Conservatives do understand the difference between vital and peripheral militarily. What Libertarians don’t understand is the difference between peripheral and indifference. We station armies around the world to guard what can become vital and to deter aggression. We support Democracies because Democracies don’t invade their neighbors and become our friends, the more Democracies the more peace in the world. We don’t need an isolationist government because it’s our responsibility to use our influence when applicable and force when necessary to keep the world safe for us. The only problem I see with this scenario is electing a government that knows how to carry out this balancing act effectively.

  • Exactly.

    The dirty little secret about sanctions is that they only work if the entire international community is on board.

    We were close to proving that sanctions could actually work for a change with Saddam Hussein. All it took was one country, France, stabbing us in the back, and we had to go to war instead.

    If France had stayed the course, Saddam and his idiot sons would all be alive today in some luxurious apartment, and Iraq would have had a parliament still standing, that could have elected a replacement. And we’d never have had to go in there and get the fool.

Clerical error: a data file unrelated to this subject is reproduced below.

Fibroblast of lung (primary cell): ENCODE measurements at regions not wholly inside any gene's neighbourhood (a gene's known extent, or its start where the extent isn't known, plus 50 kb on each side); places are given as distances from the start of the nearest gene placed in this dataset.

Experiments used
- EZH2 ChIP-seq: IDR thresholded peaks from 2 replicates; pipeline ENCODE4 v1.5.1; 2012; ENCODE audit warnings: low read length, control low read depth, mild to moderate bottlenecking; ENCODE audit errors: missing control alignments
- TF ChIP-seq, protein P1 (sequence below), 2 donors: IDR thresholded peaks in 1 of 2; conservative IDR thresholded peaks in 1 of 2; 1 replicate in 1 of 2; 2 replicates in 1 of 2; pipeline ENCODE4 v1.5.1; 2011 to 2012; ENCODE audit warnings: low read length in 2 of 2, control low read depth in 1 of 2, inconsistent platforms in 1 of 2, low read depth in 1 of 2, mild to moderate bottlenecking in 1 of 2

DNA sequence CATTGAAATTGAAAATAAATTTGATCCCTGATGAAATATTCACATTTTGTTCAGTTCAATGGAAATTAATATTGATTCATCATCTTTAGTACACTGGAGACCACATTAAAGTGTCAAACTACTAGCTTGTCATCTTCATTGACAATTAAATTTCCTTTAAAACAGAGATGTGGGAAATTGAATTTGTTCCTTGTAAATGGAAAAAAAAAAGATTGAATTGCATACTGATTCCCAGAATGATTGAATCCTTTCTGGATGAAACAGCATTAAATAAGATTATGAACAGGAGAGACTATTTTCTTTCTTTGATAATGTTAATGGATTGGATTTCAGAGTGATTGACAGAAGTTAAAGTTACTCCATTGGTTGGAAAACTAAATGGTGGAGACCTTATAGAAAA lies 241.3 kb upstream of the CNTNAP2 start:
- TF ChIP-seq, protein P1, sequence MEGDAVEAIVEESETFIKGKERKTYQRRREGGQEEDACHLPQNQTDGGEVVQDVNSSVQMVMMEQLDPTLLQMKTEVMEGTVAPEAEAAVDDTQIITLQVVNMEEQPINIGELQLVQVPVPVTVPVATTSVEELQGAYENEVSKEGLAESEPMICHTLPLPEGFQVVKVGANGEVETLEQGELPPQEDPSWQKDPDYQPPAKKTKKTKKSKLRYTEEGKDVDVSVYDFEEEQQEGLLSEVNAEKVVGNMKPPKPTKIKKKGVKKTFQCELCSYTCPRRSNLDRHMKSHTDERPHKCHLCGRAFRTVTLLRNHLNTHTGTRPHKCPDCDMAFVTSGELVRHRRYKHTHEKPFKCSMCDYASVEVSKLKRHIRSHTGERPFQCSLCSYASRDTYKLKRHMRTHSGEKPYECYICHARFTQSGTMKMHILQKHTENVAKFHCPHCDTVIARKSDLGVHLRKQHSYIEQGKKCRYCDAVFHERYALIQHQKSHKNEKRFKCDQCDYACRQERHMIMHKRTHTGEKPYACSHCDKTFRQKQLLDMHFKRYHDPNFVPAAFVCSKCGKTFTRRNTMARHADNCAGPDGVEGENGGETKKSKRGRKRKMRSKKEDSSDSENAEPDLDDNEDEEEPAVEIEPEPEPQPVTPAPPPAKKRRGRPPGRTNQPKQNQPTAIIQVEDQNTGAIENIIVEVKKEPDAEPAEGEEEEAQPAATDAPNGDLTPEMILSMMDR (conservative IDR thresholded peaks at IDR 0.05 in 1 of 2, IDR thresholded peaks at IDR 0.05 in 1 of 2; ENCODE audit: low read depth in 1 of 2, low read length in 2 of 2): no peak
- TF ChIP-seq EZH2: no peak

So sanctions are great for politicians to wave around like they are doing something. But they aren’t actually doing anything but making poor people’s lives more miserable. That’s it, entirely.

  • puma_for_life

    The big question is not what Rand’s policy is on anything it is what is Cruz’s policy on anything. What exactly is his policy regarding Crimea and Russia? And I mean more than saying it is not Rand’s but closer to Reagan’s. What does that mean. I would like some statements and specifics from Cruz….

  • puma_for_life

    Ronald Reagan’s son tweets: https://twitter.com/ReaganWorld/status/443410730633539584

    “Rand Paul Gets it.”